Everything You Need to Know About Cauliflower

“Cauliflower is nothing but a cabbage with a college education.”  -Mark Twain

Over the years, many fruits and vegetables have made their way into our diets by disguising themselves as not-so-healthy fan favorites. Kale chips posed as potatoes and earned their spot in the snack aisle; frozen bananas made a name for themselves in the form of “nice cream” and perhaps most classically, veggie burgers stood in for traditional beef patties and landed a lead role on the menus of restaurants all over. Recently, cauliflower has risen to the top of vegetable charts by doing the same. In taking on the form of popular carbohydrate-heavy classics like pizza crust or meats like steak and chicken, it has become a staple for longing vegans and low-carb dieters alike. But cauliflower is not just a stand-in for other ingredients — it shines as the lead as well.


This versatile veggie is believed to have originated in ancient Asia Minor, and there is some evidence that the Romans also cultivated it. At first, cauliflower and broccoli were identical plants — until humans began to breed them for their most desirable traits and they became distinct from one another. Over time, cauliflower became popular in Europe. During the 16th century in France, it was all the rage in Louis XIV’s court. The French considered cauliflower to be a delicacy, and they served it in rich and elegant dishes — like Madame du Barry’s creamy cauliflower soup. After rising to prominence in Europe, it was later introduced in North America in the late 1600s. Although references to cauliflower consumption were mentioned in writings from United States residents as early as the 1800s, it was not commercially available here before the 1920s. Up until recently, people primarily prepared the vegetable by boiling it. However, over the past few years, it has been recognized for its versatility and now appears in a number of more interesting and palatable dishes.


California grown cauliflower is available year-round but is especially abundant in the spring and fall. It is grown in the Monterey, Santa Barbara, San Luis Obispo, Imperial and Fresno counties. These areas meet the temperature requirements for successful growth, around 60 degrees Fahrenheit. In addition to being easily affected by temperatures that are either too hot or too cold, cauliflower must be grown in a particular type of soil, with a pH level of about 6, in order to thrive. Unlike its brassica oleracea cousins — such as broccoli, kale and cabbage — most cauliflower is white. Though it also comes in purple, orange and green varieties, the type we know best maintains its pale hue because of the dark green leaves that surround it while it grows. These leaves serve as sun protection, meaning that no chlorophyll is produced. Thus, the cauliflower’s white color is upheld, making it the optimal choice for starch substitutions. The hue of the vegetable also comes into play when selecting a cauliflower at the store. It is important to seek out tightly compact heads of uniform color, with no soft or discolored areas, as they may indicate rot.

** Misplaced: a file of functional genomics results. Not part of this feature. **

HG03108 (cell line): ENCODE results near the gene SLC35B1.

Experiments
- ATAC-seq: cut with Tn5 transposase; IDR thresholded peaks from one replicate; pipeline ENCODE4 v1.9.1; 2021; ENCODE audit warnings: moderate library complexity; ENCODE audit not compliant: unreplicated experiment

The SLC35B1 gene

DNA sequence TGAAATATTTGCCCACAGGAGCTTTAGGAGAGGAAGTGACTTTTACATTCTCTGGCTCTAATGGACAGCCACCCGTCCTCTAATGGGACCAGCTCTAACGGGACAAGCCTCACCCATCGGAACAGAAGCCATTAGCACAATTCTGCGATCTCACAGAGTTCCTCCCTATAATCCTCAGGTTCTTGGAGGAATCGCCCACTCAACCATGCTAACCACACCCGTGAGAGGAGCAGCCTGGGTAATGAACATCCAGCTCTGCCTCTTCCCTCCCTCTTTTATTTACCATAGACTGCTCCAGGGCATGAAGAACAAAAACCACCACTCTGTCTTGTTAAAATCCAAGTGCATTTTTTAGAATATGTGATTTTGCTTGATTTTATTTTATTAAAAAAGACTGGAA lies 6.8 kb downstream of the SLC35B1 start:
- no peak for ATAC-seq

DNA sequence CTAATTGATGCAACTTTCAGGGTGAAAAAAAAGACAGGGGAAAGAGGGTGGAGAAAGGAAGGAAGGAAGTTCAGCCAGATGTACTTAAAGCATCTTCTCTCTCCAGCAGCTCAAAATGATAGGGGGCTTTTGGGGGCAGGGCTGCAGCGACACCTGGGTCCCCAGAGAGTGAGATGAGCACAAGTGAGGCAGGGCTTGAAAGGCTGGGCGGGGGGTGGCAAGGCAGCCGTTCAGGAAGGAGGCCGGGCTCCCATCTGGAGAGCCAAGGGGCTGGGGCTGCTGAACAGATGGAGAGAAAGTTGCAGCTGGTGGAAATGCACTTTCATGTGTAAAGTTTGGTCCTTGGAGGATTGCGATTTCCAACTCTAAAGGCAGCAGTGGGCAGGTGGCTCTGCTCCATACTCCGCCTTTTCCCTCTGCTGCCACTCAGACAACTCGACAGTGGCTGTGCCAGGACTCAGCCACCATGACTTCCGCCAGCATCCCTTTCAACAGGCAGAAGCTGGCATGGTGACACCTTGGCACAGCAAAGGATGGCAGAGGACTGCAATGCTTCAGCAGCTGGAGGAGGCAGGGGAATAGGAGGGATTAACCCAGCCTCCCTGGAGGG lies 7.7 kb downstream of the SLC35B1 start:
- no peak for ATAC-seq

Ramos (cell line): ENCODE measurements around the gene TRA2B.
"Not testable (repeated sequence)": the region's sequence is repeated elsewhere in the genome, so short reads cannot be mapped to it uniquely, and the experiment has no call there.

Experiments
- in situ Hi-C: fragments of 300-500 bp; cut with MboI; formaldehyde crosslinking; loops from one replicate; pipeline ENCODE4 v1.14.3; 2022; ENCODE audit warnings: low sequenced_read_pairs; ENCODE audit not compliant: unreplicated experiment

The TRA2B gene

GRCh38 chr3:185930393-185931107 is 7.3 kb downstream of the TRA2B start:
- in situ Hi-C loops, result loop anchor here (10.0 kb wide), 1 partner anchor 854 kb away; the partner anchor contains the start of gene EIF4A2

Sneaking vegetables into food is an age-old game for parents who want their children to benefit from the vitamins and nutrients they bring to the table. So while cauliflower alternatives were initially developed for those with gluten intolerances, many also seek them out as a way to easily incorporate more vegetables into their diet. In doing so, they can still indulge in beloved foods when facing diet restrictions. Ironically, many are playing mom’s classic vegetable-sneaking tricks on themselves, and the benefits include an increase in levels of Vitamin C, Vitamin K, manganese and omega-3. Cauliflower is also said to be very weight-loss friendly. The estimated amount of calories in a medium-sized head clocks in at only 150 calories. Such an impressive nutritional scorecard makes it an increasingly popular ingredient, and Jordan Rost, vice president of consumer insights for Green Giant, recognized this by saying, “The cauliflower trend is pervasive. We’re seeing it in everything from cream cheese to baby food. Products that contain cauliflower are experiencing faster growth in sales than their overall categories. It’s driving growth across all foods.” Clearly, this ingredient has made a name for itself, and it looks like it’s here to stay.


Much like its cruciferous cousin, Brussels sprouts, cauliflower can taste delectable or disgusting depending on how it is prepared. As with certain legumes, you can turn it into flour as a replacement for traditional starches in biscuits and pizza crusts. It can also be roasted, boiled, fried, steamed, pickled or served raw. Across the globe, it appears in a variety of dishes ranging from creamy soups to light, fresh salads. In India, cauliflower is often used in curry dishes alongside potatoes and onions. Spices like turmeric, cumin and saffron complement it’s relatively neutral flavor nicely. In Sardinia, it is paired with olive oil, garlic and capers to form a salad. With such versatility, it seems impossible not to be inspired by this mighty ingredient. If you’re looking to act on that inspiration, check out this Herbed Cauliflower Rice from Bon Appétit. Or, dine like a French royal with Madame du Barry’s Creamy Cauliflower Soup.


Due to its resemblance to curds of lumpy milk, the head of cauliflower is sometimes referred to as its “curds.” Many have also commented on its brain or ear-like appearance. But the real name for cauliflower comes from the Italian words caoli and fiori which translate to “cabbage flower.”

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